Cost-conscious consumers consider convenient care clinics
NEW YORK There is a major opportunity for the expansion of retail-based health clinics, from providing preventative care to working with federal health programs and clinics to lower health costs, according to a report recently released by the health care consultants at the Deloitte Center for Health Solutions.
According to the Associated Press, the report showed that consumers, facing rising health care costs, are increasingly turning to healthcare alternatives, and that includes retail-based clinics. This finding underscores what has been widely reported by Lebhar-Friedman’s Drug Store News and Retail Clinician magazines.
It is important to note, however, that the goal of the convenient care industry is to augment—not replace—a patient’s primary care physician. The convenient care industry has taken great steps to partner with the medical community to ensure quality patient care and safety.
“Significant numbers of people are willing to vote with their feet to try something different, whether it’s retail clinics or medical tourism,” Paul H. Keckley, the center’s executive director, was reported as saying in the AP article. “U.S. providers are having to pay attention.”
A second Deloitte report, also obtained and reported on by the AP, showed that the number of people heading abroad for “medical tourism” could jump tenfold in the next decade to nearly 16 million Americas. These are Americas seeing such medical procedures as knee and hip replacements, nose jobs, prostate surgery and even heart bypasses.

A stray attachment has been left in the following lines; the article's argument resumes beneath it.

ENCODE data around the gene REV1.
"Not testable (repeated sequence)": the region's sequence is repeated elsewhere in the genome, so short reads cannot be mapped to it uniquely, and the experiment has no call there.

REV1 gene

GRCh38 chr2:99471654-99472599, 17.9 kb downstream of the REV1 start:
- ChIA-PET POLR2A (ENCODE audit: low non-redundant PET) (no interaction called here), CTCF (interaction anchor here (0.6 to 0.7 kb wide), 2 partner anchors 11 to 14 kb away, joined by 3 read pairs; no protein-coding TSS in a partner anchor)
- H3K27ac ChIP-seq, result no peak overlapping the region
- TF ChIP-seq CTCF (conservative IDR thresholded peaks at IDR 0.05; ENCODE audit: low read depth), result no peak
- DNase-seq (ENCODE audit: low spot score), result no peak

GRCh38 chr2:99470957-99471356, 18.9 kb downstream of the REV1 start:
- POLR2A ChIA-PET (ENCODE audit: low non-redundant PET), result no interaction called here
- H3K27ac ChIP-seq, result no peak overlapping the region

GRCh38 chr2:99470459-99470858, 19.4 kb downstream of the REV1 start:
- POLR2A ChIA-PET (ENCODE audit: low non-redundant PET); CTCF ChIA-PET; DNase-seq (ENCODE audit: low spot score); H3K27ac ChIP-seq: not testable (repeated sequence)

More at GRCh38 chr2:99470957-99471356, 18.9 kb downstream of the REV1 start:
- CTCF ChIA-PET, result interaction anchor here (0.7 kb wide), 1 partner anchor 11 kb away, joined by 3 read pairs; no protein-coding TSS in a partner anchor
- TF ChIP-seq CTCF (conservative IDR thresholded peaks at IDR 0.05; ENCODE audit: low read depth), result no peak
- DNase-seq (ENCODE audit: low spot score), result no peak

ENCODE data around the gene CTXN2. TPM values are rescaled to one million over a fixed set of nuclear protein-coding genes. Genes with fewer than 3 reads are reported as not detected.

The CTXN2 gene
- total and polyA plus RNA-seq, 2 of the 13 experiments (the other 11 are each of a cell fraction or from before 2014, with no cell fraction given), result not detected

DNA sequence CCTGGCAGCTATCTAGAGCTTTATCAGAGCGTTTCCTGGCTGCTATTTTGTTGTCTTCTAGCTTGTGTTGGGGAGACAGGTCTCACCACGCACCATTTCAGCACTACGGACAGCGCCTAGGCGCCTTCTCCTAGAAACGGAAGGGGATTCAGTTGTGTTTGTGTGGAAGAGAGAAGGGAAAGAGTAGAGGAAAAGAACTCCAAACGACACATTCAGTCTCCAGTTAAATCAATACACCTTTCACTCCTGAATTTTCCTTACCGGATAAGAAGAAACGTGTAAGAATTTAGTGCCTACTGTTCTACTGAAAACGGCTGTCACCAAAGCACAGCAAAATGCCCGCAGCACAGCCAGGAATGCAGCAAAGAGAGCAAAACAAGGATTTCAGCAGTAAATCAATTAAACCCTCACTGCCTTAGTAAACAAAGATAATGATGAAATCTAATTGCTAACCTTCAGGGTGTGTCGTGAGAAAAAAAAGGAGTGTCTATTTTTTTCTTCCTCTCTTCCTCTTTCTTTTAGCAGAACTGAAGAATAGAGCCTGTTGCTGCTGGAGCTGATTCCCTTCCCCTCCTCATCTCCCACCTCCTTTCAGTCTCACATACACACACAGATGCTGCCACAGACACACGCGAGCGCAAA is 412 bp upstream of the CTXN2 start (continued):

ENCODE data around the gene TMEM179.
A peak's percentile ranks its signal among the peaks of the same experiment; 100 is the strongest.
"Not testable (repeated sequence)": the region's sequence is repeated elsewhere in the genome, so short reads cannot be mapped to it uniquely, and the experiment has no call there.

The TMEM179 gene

Gestational diabetes results in increased risk for Type 2 diabetes
NEW YORK Gestational diabetes greatly increases a woman’s risk of developing Type 2 diabetes later on in life, a new study confirms, according to Reuters.
Gestational diabetes is a known risk factor for Type 2 diabetes. Denice Feig of the University of Toronto and her team looked at 633,449 women who gave birth in Toronto between 1995 and 2002. A total of 21,823 (3.3 percent) of the women were diagnosed with gestational diabetes.
While just 2 percent of the women who didn’t have gestational diabetes went on to develop Type 2 diabetes during the 9-year follow-up period, 19 percent of those with gestational diabetes did, the researchers found.
Moreover, they say the strongest risk factor for Type 2 diabetes was gestational diabetes, which increased risk more than 37-fold.
Russian antihistamine appears effective against Alzheimer’s
NEW YORK A study that lasted a year and a half has found that an antihistamine developed in the former Soviet Union may be able to stabilize Alzheimer’s disease.
The study, presented at the International Conference on Alzheimer’s Disease, found that the drug Dimebon could stabilize the disease for at least the time of the study. Researchers tested the drug against a placebo in 183 patients in Russia who had mild to moderate Alzheimer’s.
Conditions of patients who received the placebo deteriorated, while those of the people who received Dimebon improved or deteriorated only slightly.